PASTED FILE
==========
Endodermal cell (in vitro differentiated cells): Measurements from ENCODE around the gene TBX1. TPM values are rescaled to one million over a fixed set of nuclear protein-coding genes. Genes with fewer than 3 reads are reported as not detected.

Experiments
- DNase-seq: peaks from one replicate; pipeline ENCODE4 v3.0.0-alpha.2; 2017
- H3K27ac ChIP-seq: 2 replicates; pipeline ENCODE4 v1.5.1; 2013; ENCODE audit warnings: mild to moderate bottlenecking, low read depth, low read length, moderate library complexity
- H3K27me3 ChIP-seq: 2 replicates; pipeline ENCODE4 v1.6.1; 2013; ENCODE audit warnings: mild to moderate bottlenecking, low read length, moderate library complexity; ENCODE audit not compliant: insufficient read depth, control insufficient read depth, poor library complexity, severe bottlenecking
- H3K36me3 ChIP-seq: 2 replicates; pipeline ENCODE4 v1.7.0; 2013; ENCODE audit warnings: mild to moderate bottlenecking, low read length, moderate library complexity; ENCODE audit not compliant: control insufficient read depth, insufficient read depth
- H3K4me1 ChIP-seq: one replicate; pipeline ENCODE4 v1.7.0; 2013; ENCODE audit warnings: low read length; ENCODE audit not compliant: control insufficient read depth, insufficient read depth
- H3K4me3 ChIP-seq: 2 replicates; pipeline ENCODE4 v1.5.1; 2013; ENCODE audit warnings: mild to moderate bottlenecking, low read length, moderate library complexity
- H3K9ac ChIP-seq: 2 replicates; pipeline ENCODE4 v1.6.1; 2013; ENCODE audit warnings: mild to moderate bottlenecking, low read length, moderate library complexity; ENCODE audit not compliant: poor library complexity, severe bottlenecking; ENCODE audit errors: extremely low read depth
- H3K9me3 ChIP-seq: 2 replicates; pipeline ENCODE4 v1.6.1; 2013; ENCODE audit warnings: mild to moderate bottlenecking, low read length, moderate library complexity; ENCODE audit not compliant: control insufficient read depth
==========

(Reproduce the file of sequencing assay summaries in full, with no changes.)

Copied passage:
Endodermal cell (in vitro differentiated cells): Measurements from ENCODE around the gene TBX1. TPM values are rescaled to one million over a fixed set of nuclear protein-coding genes. Genes with fewer than 3 reads are reported as not detected.

Experiments
- DNase-seq: peaks from one replicate; pipeline ENCODE4 v3.0.0-alpha.2; 2017
- H3K27ac ChIP-seq: 2 replicates; pipeline ENCODE4 v1.5.1; 2013; ENCODE audit warnings: mild to moderate bottlenecking, low read depth, low read length, moderate library complexity
- H3K27me3 ChIP-seq: 2 replicates; pipeline ENCODE4 v1.6.1; 2013; ENCODE audit warnings: mild to moderate bottlenecking, low read length, moderate library complexity; ENCODE audit not compliant: insufficient read depth, control insufficient read depth, poor library complexity, severe bottlenecking
- H3K36me3 ChIP-seq: 2 replicates; pipeline ENCODE4 v1.7.0; 2013; ENCODE audit warnings: mild to moderate bottlenecking, low read length, moderate library complexity; ENCODE audit not compliant: control insufficient read depth, insufficient read depth
- H3K4me1 ChIP-seq: one replicate; pipeline ENCODE4 v1.7.0; 2013; ENCODE audit warnings: low read length; ENCODE audit not compliant: control insufficient read depth, insufficient read depth
- H3K4me3 ChIP-seq: 2 replicates; pipeline ENCODE4 v1.5.1; 2013; ENCODE audit warnings: mild to moderate bottlenecking, low read length, moderate library complexity
- H3K9ac ChIP-seq: 2 replicates; pipeline ENCODE4 v1.6.1; 2013; ENCODE audit warnings: mild to moderate bottlenecking, low read length, moderate library complexity; ENCODE audit not compliant: poor library complexity, severe bottlenecking; ENCODE audit errors: extremely low read depth
- H3K9me3 ChIP-seq: 2 replicates; pipeline ENCODE4 v1.6.1; 2013; ENCODE audit warnings: mild to moderate bottlenecking, low read length, moderate library complexity; ENCODE audit not compliant: control insufficient read depth